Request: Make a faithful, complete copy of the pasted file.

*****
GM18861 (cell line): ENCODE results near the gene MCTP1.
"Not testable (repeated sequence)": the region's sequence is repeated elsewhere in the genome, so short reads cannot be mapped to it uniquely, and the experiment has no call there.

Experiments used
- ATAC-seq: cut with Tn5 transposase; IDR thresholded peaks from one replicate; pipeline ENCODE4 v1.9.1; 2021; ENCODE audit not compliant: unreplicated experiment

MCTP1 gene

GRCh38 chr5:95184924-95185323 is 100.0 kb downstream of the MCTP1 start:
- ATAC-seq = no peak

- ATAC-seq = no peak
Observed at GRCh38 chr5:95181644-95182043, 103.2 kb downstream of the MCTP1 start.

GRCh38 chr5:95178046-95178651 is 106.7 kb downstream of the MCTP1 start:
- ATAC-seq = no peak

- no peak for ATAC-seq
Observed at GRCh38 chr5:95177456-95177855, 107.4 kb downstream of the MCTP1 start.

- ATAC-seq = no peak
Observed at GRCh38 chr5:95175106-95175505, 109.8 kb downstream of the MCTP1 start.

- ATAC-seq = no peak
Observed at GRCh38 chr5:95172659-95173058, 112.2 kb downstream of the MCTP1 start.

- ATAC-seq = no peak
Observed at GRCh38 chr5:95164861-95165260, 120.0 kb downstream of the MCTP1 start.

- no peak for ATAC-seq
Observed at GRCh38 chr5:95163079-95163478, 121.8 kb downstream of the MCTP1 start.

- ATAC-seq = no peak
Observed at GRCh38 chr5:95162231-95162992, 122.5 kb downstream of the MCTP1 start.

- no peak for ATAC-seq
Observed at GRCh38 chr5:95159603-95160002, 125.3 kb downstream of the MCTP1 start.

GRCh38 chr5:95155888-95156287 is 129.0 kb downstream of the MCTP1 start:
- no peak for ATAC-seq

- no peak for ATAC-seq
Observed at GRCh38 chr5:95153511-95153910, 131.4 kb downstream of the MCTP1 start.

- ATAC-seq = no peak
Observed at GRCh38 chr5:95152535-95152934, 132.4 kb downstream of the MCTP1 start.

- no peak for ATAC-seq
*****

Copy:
GM18861 (cell line): ENCODE results near the gene MCTP1.
"Not testable (repeated sequence)": the region's sequence is repeated elsewhere in the genome, so short reads cannot be mapped to it uniquely, and the experiment has no call there.

Experiments used
- ATAC-seq: cut with Tn5 transposase; IDR thresholded peaks from one replicate; pipeline ENCODE4 v1.9.1; 2021; ENCODE audit not compliant: unreplicated experiment

MCTP1 gene

GRCh38 chr5:95184924-95185323 is 100.0 kb downstream of the MCTP1 start:
- ATAC-seq = no peak

- ATAC-seq = no peak
Observed at GRCh38 chr5:95181644-95182043, 103.2 kb downstream of the MCTP1 start.

GRCh38 chr5:95178046-95178651 is 106.7 kb downstream of the MCTP1 start:
- ATAC-seq = no peak

- no peak for ATAC-seq
Observed at GRCh38 chr5:95177456-95177855, 107.4 kb downstream of the MCTP1 start.

- ATAC-seq = no peak
Observed at GRCh38 chr5:95175106-95175505, 109.8 kb downstream of the MCTP1 start.

- ATAC-seq = no peak
Observed at GRCh38 chr5:95172659-95173058, 112.2 kb downstream of the MCTP1 start.

- ATAC-seq = no peak
Observed at GRCh38 chr5:95164861-95165260, 120.0 kb downstream of the MCTP1 start.

- no peak for ATAC-seq
Observed at GRCh38 chr5:95163079-95163478, 121.8 kb downstream of the MCTP1 start.

- ATAC-seq = no peak
Observed at GRCh38 chr5:95162231-95162992, 122.5 kb downstream of the MCTP1 start.

- no peak for ATAC-seq
Observed at GRCh38 chr5:95159603-95160002, 125.3 kb downstream of the MCTP1 start.

GRCh38 chr5:95155888-95156287 is 129.0 kb downstream of the MCTP1 start:
- no peak for ATAC-seq

- no peak for ATAC-seq
Observed at GRCh38 chr5:95153511-95153910, 131.4 kb downstream of the MCTP1 start.

- ATAC-seq = no peak
Observed at GRCh38 chr5:95152535-95152934, 132.4 kb downstream of the MCTP1 start.

- no peak for ATAC-seq